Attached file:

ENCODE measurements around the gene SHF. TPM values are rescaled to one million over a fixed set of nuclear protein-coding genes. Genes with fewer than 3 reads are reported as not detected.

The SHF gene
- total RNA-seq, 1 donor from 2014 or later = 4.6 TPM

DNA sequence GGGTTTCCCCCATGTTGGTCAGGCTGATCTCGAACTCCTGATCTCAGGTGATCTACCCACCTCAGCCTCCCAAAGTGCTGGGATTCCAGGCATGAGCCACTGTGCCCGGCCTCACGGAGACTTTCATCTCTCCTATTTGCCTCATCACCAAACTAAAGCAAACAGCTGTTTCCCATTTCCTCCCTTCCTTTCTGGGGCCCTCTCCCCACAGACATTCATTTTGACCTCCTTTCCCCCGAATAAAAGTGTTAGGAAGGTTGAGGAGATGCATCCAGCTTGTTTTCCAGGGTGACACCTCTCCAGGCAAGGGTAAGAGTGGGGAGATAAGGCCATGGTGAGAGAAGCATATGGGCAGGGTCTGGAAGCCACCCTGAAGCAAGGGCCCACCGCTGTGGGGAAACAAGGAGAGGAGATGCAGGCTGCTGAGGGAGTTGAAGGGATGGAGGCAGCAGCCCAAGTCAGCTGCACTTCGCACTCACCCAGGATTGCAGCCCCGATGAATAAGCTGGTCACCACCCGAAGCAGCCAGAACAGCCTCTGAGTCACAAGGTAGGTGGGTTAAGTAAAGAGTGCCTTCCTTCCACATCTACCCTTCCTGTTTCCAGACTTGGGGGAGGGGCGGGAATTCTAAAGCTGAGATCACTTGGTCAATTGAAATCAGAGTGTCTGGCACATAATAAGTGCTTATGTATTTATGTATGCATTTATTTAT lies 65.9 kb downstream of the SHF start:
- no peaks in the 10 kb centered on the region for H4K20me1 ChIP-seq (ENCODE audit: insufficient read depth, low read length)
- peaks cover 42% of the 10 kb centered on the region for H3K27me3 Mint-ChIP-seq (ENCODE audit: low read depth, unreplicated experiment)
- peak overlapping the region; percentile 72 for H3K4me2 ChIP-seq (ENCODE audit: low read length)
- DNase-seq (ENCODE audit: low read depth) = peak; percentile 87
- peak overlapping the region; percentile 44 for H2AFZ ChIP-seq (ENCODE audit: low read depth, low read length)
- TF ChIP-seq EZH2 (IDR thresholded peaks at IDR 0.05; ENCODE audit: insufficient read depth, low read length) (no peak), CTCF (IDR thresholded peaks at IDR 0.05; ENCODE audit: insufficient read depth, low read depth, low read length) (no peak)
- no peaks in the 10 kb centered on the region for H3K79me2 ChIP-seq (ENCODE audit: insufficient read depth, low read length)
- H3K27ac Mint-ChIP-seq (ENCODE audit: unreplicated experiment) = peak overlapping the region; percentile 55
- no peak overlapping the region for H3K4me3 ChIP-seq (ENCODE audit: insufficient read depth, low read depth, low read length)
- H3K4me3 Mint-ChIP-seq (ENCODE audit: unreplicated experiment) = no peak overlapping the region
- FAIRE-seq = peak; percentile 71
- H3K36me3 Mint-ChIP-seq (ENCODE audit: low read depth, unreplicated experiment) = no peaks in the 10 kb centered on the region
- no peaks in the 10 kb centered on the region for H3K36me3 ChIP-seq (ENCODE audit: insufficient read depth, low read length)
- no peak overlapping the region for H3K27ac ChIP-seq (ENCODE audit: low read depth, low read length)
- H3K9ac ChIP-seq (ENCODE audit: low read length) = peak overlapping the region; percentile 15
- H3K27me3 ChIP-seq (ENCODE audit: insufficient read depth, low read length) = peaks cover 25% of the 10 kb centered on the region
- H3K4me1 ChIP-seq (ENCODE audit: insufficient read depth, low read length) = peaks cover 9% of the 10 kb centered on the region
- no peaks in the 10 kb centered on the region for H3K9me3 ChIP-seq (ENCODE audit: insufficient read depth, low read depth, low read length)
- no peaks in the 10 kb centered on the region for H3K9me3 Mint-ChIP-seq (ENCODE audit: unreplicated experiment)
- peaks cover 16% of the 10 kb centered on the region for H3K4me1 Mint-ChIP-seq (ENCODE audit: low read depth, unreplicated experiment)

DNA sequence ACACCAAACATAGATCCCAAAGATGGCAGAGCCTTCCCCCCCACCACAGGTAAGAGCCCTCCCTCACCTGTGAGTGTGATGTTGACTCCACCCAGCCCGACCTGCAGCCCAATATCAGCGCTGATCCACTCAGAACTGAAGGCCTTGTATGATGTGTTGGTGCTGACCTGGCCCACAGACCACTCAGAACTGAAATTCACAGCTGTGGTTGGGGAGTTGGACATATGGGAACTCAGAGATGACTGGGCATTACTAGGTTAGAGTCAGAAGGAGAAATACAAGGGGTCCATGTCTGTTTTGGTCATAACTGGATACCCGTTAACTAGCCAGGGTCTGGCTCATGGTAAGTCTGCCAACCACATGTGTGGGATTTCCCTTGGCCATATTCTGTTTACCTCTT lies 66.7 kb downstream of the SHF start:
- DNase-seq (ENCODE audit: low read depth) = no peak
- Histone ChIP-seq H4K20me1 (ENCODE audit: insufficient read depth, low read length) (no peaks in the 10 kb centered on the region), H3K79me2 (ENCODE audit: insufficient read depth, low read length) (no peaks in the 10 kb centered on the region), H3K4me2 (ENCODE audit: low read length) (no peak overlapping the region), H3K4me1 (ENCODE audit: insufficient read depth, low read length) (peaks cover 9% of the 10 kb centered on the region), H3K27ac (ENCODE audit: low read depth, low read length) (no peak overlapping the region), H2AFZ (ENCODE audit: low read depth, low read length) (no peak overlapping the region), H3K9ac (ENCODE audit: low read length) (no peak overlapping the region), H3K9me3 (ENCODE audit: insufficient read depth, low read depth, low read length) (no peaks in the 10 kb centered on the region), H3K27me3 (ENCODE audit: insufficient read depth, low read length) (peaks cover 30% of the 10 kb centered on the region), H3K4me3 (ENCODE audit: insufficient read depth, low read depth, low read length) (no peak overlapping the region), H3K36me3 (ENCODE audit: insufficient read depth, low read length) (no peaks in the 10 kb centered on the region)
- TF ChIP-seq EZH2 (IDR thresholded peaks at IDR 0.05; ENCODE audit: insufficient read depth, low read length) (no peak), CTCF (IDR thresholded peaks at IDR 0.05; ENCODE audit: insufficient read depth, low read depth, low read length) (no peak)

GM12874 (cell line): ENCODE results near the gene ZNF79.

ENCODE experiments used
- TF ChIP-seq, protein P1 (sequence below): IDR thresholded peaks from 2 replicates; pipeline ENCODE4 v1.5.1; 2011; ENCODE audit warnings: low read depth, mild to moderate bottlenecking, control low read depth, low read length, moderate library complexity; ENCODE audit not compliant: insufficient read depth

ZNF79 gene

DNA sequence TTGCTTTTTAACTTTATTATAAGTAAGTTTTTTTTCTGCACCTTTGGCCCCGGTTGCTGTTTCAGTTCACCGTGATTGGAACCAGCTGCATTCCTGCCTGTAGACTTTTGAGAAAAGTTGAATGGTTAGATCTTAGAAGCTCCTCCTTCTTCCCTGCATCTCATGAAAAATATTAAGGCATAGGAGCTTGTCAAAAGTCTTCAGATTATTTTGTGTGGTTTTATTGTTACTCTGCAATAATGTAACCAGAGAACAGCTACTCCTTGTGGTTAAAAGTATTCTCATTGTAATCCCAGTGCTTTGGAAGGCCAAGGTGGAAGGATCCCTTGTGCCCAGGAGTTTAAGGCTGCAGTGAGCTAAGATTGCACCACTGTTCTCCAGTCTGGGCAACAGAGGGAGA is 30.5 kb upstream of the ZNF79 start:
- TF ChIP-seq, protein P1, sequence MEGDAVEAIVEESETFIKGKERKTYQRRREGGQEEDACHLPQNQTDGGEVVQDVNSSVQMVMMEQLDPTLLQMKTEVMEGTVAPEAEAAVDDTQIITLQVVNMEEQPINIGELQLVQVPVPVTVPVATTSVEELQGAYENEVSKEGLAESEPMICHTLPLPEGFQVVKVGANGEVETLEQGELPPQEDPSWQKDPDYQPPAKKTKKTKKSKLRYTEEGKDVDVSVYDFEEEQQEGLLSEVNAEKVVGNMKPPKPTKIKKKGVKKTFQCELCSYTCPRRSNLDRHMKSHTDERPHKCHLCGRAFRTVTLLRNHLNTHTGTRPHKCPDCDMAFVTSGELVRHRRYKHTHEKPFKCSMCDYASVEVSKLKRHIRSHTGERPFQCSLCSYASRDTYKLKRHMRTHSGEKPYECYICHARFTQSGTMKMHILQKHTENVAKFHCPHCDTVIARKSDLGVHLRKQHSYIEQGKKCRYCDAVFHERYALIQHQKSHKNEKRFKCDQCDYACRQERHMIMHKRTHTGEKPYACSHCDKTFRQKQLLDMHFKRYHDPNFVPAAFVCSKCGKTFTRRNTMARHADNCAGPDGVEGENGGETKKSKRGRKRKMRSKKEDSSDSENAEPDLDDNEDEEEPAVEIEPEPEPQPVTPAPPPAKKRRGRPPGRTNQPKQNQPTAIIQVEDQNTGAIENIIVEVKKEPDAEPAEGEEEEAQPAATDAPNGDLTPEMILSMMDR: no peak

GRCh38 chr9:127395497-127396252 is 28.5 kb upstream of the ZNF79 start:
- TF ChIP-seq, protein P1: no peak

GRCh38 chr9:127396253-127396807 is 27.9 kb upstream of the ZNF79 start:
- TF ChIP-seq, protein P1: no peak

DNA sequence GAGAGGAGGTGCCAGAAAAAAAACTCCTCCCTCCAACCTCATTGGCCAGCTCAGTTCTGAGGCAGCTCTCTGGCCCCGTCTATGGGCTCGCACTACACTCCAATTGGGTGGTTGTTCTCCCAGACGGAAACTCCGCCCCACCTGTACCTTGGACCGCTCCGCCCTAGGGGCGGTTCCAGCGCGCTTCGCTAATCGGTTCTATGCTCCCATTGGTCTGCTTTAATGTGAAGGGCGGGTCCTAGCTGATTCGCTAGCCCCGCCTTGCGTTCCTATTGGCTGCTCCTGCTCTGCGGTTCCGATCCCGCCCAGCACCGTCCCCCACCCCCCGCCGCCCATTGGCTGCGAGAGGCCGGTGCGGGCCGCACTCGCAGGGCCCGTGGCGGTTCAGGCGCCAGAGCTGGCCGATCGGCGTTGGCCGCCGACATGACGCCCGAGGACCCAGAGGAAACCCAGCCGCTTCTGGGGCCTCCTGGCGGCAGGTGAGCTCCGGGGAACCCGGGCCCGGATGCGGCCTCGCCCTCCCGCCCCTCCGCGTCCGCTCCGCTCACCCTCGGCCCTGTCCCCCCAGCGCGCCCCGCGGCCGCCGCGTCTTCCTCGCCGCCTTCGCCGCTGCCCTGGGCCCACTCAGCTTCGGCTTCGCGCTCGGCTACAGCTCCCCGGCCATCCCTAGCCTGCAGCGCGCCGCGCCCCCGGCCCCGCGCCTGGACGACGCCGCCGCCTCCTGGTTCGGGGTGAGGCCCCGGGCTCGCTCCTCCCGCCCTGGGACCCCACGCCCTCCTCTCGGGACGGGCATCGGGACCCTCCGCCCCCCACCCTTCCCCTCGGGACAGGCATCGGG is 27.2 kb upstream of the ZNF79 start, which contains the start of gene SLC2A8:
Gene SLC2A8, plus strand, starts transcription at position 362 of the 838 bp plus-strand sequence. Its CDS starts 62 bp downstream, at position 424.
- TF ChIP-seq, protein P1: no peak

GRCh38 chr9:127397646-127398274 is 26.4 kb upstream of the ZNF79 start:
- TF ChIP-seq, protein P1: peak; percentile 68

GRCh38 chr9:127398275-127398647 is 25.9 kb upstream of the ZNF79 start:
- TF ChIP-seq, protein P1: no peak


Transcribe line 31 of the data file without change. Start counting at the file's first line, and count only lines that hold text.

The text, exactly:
- TF ChIP-seq, protein P1 (sequence below): IDR thresholded peaks from 2 replicates; pipeline ENCODE4 v1.5.1; 2011; ENCODE audit warnings: low read depth, mild to moderate bottlenecking, control low read depth, low read length, moderate library complexity; ENCODE audit not compliant: insufficient read depth